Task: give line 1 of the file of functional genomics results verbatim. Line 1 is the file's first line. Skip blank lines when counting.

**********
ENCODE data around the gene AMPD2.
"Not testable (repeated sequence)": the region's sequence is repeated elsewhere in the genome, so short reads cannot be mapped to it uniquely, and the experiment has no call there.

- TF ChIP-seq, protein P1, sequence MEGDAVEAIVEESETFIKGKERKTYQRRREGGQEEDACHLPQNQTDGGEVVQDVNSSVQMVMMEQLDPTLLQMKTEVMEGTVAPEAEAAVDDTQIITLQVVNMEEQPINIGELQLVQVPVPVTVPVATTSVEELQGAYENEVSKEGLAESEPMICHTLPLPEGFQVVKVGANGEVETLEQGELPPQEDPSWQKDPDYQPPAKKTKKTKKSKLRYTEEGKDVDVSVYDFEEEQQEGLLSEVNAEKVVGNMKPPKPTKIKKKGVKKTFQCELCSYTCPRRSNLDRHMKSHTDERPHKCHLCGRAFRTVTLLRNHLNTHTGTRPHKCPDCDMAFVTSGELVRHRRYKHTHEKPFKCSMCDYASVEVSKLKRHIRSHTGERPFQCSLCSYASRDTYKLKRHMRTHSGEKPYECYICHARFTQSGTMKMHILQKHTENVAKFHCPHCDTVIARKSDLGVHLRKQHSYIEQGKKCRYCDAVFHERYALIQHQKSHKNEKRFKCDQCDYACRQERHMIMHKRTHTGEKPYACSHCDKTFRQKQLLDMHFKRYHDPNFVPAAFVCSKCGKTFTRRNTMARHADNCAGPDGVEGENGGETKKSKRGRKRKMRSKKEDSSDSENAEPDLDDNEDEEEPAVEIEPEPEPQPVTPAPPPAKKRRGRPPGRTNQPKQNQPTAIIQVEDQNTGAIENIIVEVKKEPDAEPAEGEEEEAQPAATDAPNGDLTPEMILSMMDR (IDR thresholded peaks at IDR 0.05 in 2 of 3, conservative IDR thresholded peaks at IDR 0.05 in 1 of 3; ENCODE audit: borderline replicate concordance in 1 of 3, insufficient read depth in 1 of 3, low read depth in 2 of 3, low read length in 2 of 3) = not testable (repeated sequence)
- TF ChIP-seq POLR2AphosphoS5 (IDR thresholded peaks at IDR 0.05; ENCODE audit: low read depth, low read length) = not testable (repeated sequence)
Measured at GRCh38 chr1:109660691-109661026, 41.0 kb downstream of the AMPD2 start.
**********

ENCODE data around the gene AMPD2.